Anyone contemplating running a fruit farm in Spain would do well to read Peter Kerr's Mañana, Mañana
, which describes how he left Scotland with his wife and two wary sons to set up a little valley farm growing oranges in the Mallorcan countryside.
Far from being an idyllic option in "tranquilo" surroundings, the family have to work hard to survive and the gaps in their accumulated knowledge soon become apparent. Of immediate concern, for instance, is their seemingly healthy orange orchard which turns out to be riddled with diseases. Thankfully, however, the Kerr's wise neighbour Pepe--who aligns all farming tasks to the phases of the moon--intervenes and strips down the trees so that they and the family's fortune again become viable. Indeed, there is no shortage of well-meaning advisors to guide the Kerrs through and past the pitfalls they encounter: cackling, good-natured Maria with her increasingly strange selection of old wives tales (does burning donkey manure really keep away mosquitoes?); Jordi, who prides himself on his alcohol intake and knowledge about the local traffic police; Scottish Jock, who can lead them through the convoluted "Mañana, Mañana" attitude of the bureaucracy.
Throughout, as in his previous book, Snowball Oranges, Kerr excels in his character descriptions. He populates the book with vivid and likeable personalities and the family's relationships with these colourful people are often the cue to lively and hilarious adventures: rampaging pigs, eventful boat trips, dogs with strange fetishes. The expected malapropisms are genuinely funny and unexpected too--all contributing to a narrative with a generous helping of laugh-out-loud moments.
However, what really distinguishes Mañana, Mañana, apart from its well-drawn and interesting characters, is its honesty and realism. The sunshine and fun is balanced by some dark moments when the family wonder if they have done the right thing and, consequently, the writing never seems smug or self-assured--just a record of a likable family trying to make the most of a new way of life. Not forgetting that all the while the beautiful and majestic Mallorcan countryside lies in wait in the background, ready to charm the reader just as it has the Kerr family... --Christina McLoughlin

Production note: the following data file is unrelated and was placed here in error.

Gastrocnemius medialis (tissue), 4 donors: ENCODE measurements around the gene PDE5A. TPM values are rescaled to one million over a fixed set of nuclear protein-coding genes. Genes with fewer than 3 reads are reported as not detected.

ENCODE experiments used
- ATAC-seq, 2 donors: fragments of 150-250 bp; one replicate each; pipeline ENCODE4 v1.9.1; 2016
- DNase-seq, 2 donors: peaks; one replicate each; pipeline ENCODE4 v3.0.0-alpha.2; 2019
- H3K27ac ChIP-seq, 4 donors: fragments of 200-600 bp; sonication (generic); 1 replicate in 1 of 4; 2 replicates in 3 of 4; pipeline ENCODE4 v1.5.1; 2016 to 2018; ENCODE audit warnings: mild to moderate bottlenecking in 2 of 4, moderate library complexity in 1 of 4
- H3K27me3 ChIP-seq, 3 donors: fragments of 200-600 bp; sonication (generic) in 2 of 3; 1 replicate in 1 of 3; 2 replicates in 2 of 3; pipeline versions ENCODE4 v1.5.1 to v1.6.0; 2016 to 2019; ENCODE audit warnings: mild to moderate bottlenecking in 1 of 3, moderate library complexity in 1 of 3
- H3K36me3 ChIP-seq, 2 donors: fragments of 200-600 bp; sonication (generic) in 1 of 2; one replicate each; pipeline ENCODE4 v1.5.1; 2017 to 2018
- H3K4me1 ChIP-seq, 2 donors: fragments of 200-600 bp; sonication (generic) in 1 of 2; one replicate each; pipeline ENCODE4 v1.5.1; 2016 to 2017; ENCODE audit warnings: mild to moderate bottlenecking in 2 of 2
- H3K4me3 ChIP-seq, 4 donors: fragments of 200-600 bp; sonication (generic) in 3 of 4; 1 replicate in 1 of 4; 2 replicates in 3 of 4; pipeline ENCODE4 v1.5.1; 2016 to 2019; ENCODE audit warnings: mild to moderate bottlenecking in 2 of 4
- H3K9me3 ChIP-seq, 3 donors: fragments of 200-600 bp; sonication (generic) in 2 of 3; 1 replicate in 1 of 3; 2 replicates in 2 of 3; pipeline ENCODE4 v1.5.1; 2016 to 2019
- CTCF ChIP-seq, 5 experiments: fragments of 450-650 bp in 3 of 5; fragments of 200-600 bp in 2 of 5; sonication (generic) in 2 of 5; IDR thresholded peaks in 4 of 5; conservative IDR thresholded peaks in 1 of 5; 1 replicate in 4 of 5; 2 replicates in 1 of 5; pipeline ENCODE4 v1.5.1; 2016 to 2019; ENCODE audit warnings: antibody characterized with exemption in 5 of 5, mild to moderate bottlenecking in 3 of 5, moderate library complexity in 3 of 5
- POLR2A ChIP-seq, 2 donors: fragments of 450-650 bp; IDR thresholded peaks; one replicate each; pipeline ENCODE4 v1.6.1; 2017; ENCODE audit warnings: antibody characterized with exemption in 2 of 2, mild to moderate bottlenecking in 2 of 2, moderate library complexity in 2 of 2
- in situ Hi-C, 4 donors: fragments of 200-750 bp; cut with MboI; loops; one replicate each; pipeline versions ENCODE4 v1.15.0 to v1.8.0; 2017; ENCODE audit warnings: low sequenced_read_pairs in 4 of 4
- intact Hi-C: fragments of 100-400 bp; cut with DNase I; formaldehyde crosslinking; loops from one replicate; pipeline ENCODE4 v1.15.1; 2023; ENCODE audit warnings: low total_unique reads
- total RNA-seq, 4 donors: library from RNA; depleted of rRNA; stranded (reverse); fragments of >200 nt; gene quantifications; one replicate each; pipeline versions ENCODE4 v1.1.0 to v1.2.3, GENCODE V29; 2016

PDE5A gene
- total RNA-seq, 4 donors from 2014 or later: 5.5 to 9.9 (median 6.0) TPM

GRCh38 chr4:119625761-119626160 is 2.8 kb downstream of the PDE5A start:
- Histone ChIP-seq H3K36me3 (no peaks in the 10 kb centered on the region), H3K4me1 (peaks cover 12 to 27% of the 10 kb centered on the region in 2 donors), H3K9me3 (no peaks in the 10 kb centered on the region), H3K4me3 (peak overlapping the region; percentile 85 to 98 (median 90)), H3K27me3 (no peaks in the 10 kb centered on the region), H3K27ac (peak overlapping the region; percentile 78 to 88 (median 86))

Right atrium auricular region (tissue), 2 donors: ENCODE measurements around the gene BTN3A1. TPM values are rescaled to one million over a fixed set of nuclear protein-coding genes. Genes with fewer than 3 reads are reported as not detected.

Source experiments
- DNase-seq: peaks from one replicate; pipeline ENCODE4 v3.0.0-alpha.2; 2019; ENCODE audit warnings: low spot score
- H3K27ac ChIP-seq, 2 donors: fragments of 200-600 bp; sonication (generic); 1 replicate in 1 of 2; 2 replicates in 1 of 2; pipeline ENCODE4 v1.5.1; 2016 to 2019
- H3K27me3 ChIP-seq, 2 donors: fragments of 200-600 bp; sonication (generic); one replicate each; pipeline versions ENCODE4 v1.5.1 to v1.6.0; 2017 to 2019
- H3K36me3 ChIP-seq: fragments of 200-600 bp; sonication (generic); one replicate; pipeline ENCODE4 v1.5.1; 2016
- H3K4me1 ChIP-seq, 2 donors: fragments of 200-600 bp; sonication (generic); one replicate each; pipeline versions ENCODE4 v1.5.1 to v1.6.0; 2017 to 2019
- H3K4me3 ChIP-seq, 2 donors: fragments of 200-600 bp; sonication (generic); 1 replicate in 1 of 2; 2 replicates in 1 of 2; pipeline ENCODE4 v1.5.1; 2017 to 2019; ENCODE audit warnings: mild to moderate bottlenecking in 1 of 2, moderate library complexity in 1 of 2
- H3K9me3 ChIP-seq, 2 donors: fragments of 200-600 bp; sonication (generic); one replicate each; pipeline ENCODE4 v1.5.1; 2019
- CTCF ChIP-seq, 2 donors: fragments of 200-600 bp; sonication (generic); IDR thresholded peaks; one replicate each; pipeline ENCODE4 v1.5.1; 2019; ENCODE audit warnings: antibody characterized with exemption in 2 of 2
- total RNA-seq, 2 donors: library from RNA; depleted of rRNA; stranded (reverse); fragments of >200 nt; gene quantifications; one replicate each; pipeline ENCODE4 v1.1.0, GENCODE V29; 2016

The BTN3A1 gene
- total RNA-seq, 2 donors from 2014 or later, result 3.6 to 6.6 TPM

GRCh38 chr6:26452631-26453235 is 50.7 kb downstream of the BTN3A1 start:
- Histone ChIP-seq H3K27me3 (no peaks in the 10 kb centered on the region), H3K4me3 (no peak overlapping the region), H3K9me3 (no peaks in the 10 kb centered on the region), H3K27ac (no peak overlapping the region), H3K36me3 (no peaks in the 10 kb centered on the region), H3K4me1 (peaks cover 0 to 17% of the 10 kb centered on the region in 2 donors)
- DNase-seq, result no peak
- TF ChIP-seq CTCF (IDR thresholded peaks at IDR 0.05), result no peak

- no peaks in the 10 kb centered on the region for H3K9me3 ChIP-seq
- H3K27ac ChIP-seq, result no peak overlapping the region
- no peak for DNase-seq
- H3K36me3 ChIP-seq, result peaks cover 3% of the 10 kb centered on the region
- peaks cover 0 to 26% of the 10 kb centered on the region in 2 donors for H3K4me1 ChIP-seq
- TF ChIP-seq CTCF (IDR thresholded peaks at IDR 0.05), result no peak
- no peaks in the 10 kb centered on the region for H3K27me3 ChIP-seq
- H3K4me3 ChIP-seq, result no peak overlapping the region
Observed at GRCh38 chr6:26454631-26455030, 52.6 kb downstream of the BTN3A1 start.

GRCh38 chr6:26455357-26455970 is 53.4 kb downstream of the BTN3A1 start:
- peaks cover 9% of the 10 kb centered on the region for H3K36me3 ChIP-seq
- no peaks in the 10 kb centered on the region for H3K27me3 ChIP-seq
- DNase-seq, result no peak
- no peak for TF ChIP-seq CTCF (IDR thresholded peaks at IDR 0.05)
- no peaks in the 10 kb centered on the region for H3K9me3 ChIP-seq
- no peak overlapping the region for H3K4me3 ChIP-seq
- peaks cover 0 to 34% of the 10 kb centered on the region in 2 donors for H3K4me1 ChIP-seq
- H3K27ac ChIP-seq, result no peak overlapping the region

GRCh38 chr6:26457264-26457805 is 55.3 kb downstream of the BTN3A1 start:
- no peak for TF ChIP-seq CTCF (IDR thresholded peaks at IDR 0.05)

"Kerr's writing evokes a spirit of place that will appeal to both
armchair travelers and vacationers."
-- Publishers Weekly (USA)
"Scotland's top travel writer"
-- Writer's Forum, October 2007
'captures the Mallorcan landscape and character' ... 'funnier, grittier and more textured than Mayle's best-selling book' -- BOOKPAGE, USA, July 03
A colourful story about simple family life in Majorca. -- ABTA Magazine, November 2001
A great read for anyone, whether fans of travel of not. -- M2 Best Books
An easy to read, light-hearted look at Mallorcan life and culture... -- The Scottish Farmer, July 2001
An engaging account of tranquilo life. -- Island Sun, 11 August 2001
Engaging, humorous account of Mallorcan life from the author of Snowball Oranges. -- Puertopollensa.com. March, 2007
Kerr has an ability reminiscent of D.H.Lawrence to capture the overwhelming oppressive feel of physical fatigue on a hot day. -- Monocle Magazine
Tells the story of Peter Kerr's familiy's sometimes comic adventures as Spanish orange growers. -- The Sunday Express, January 2002